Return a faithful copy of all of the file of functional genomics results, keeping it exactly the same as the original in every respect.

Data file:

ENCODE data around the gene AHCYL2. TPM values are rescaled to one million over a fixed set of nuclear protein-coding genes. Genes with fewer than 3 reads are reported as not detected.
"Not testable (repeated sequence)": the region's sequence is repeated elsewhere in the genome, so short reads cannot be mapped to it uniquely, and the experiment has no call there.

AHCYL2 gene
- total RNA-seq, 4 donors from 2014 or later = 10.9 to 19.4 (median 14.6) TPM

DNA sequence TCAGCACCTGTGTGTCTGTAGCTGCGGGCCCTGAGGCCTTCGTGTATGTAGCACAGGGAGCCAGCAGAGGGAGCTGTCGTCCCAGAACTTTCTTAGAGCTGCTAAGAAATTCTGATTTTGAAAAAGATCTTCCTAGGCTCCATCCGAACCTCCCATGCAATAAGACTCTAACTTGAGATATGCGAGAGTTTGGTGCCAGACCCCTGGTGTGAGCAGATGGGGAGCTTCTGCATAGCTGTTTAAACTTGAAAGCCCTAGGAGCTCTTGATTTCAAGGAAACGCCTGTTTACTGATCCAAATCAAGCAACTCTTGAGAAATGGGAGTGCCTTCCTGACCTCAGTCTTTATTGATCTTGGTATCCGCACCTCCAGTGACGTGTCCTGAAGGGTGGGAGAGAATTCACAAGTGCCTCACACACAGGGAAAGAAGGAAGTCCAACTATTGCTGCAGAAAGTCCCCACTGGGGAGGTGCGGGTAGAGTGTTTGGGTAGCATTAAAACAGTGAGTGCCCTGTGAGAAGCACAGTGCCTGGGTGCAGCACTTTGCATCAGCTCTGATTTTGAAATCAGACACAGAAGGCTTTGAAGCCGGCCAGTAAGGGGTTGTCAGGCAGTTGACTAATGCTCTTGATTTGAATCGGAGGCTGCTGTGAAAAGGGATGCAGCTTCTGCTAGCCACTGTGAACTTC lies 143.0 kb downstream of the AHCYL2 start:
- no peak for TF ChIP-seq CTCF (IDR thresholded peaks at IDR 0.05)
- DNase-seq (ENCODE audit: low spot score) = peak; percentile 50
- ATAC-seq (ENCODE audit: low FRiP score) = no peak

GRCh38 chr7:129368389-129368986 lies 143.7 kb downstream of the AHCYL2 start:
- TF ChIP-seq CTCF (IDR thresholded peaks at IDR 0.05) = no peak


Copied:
ENCODE data around the gene AHCYL2. TPM values are rescaled to one million over a fixed set of nuclear protein-coding genes. Genes with fewer than 3 reads are reported as not detected.
"Not testable (repeated sequence)": the region's sequence is repeated elsewhere in the genome, so short reads cannot be mapped to it uniquely, and the experiment has no call there.

AHCYL2 gene
- total RNA-seq, 4 donors from 2014 or later = 10.9 to 19.4 (median 14.6) TPM

DNA sequence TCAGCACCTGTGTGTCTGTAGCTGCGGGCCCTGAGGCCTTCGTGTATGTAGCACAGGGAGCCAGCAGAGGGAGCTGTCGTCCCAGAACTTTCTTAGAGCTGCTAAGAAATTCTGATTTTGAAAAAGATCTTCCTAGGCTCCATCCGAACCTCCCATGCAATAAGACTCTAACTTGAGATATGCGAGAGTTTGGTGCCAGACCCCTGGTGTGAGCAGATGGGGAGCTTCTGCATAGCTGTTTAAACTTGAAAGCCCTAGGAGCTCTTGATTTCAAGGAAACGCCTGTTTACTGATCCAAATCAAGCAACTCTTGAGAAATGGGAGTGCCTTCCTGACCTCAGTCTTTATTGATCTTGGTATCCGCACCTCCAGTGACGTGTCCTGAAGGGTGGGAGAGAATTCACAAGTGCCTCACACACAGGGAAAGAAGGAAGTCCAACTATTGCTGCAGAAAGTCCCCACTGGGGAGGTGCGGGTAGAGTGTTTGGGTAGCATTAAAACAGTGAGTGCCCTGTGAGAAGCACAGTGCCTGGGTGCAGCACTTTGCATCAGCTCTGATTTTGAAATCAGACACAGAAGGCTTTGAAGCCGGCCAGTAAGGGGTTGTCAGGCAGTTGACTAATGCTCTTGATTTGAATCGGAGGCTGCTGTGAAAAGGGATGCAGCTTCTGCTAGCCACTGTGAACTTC lies 143.0 kb downstream of the AHCYL2 start:
- no peak for TF ChIP-seq CTCF (IDR thresholded peaks at IDR 0.05)
- DNase-seq (ENCODE audit: low spot score) = peak; percentile 50
- ATAC-seq (ENCODE audit: low FRiP score) = no peak

GRCh38 chr7:129368389-129368986 lies 143.7 kb downstream of the AHCYL2 start:
- TF ChIP-seq CTCF (IDR thresholded peaks at IDR 0.05) = no peak